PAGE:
The battle over taxes in Trenton

16 Jun

A bipartisan group of New Jersey lawmakers are balking raising the “gas tax” and eliminating the estate tax. (There are additional tax cutting provisions in the gas tax bill, which would reduce taxes on average families by more than $1000 per year.) It is understandable why Republican legislators do not want to raise the “gas tax”; it would shatter the myth they are paragons of fiscal conservatism. Democrats, on the other, hand not want to eliminate the estate tax claiming it is a giveaway to the state’s wealthiest residents.

Sen. Raymond Lesniak, who may run for the Democratic nomination for governor next year, said the compromise proposal on the table is an example of “tax injustice.” All taxes are unjust because they are coercive. Taxes are an involuntary exchanges (legalized theft), hence they violate a fundamental principle that supposedly we all supposedly embrace, theft is wrong. Yet when it comes to taxes the notion of justice is thrown out the window and replaced with “needs” of the people, but more accurately the “needs” of the government.

Ironically, the so-called gas tax is the only thing the government gets right when it comes to raising revenue, because it is user fee, and user fees are what we are all used to when we buy goods and services in the marketplace. No one wants to pay more for any good or service.  (Topic for another day, should the government “own” roads, highways and bridges.)

Politics is supposed to be part of compromise. Historically, compromises occurred in order to impose a new tax, for example, the federal income tax (1913), while reducing other taxes, the high tariffs of the early 20th century. Of course, the promise of keeping the federal income tax no higher than 7% (with only 2% of taxpayers liable for the first income tax) was shattered quickly when the United States entered World War I in 1917 when the top tax rate went to 77% and virtually all wage earners began paying the tax.) In addition, tariffs were increased to their previous levels after the Republicans took control of the federal government after the 1920 election. Thus, there is no guarantee that politicians will keep their promises to the people regarding taxes.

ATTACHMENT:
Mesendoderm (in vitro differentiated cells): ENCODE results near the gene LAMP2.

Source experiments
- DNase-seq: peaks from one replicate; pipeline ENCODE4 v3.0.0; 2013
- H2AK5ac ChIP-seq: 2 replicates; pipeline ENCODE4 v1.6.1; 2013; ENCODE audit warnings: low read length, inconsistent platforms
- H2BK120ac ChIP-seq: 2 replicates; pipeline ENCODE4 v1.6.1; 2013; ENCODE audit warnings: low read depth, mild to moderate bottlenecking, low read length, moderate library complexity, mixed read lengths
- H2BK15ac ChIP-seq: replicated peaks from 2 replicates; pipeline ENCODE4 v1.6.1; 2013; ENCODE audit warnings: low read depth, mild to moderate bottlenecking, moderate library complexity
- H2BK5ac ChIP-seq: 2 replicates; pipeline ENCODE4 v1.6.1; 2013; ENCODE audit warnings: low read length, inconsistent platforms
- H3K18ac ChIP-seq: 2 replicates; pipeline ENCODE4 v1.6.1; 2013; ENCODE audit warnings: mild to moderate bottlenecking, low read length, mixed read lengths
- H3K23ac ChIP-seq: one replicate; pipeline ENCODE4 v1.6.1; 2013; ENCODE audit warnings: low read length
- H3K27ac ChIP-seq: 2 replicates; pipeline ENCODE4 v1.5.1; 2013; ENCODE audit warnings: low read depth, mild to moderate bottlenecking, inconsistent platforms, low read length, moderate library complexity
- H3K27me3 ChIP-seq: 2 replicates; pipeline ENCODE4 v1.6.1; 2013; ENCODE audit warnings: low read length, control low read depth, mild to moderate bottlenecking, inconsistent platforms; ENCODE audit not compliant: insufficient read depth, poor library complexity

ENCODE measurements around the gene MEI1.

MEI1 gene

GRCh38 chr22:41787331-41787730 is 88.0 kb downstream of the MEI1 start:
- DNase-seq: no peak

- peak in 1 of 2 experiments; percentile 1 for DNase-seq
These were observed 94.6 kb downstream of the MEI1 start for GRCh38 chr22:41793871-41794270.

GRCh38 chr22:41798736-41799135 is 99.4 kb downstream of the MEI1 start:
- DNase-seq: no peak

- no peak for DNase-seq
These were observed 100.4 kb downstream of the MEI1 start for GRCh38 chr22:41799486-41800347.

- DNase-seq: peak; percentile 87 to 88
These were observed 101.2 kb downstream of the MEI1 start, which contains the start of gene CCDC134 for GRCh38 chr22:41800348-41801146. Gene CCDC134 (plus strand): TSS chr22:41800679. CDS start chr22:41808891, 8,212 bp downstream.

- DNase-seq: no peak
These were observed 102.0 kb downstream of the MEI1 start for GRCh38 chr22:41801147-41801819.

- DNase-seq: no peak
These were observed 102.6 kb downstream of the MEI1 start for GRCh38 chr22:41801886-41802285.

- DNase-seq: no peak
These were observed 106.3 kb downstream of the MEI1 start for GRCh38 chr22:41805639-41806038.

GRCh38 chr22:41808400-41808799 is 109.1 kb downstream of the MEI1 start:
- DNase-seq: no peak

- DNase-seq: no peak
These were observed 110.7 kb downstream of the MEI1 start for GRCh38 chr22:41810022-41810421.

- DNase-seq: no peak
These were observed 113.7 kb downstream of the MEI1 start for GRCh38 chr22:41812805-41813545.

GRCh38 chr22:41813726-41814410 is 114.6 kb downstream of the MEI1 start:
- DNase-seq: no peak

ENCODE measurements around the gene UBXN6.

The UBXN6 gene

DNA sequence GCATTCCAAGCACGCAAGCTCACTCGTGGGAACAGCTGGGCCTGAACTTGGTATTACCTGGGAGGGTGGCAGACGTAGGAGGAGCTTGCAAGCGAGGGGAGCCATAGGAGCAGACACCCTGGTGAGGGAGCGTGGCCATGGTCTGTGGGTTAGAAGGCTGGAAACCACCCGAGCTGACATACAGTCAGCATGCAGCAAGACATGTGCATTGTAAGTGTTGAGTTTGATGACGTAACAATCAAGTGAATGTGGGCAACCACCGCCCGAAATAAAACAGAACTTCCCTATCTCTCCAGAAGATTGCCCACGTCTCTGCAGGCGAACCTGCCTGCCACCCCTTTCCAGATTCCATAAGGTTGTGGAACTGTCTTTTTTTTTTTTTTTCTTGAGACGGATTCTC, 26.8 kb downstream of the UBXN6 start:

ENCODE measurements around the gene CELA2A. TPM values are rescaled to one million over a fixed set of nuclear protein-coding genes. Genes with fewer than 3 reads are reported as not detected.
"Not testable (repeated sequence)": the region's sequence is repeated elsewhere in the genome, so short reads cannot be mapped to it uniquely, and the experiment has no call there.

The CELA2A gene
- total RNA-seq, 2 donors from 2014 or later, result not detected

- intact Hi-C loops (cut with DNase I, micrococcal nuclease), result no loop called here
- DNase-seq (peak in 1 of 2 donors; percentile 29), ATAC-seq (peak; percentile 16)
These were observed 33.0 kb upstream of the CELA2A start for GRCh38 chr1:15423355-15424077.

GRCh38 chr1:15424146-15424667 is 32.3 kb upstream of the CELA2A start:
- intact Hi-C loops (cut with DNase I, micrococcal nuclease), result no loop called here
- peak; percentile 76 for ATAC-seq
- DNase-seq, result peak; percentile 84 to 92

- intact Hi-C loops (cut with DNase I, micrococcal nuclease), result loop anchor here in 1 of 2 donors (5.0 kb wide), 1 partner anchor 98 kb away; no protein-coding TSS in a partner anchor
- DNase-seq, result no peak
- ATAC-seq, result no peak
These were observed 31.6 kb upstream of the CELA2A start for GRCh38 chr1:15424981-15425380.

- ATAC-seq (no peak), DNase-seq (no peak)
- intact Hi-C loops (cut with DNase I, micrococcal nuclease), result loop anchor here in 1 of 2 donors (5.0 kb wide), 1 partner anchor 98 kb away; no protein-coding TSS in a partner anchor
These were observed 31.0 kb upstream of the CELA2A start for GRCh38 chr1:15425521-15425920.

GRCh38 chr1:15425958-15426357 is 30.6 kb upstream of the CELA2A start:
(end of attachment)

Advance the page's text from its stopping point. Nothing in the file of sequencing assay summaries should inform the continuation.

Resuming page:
The reason the Transportation Trust Fund is going broke at the close of the month is because both Republicans and Democrats have mismanaged it for the past several decades. Road construction costs must be reduced so taxpayers can get substantial value for their gas taxes. The Democrats must realize that the Transportation Trust Fund is not a piggy bank for construction unions. The people’s pocketbooks come first, not unions.

Legislators are good at one thing, winning elections. Although they are put in office to “govern” but they consistently spend people’s money irresponsibly, they tax the people mercilessly, over regulate business activities and intervene unnecessarily in the people’s personal affairs, i.e., marijuana prohibition and infringe on the people’s right to self-defense

It is time to have adults on both sides of the aisle in the New Jersey State Legislature realize that they screwed up the state so badly that the people are refusing to support a relatively small hike in the gas tax so the roads and bridges can be in tip top shape instead of New Jersey looking like a Third World country.

It is time to fund the TTF, put the state government on a major diet, eliminate job destroying regulations, and provide needed tax relief to the beleaguered working families of New Jersey. That’s the prescription to revitalize the New Jersey economy.





Comments Off on The battle over taxes in Trenton

Posted in estate tax, Gas tax, New Jersey, Politics


Comments are closed.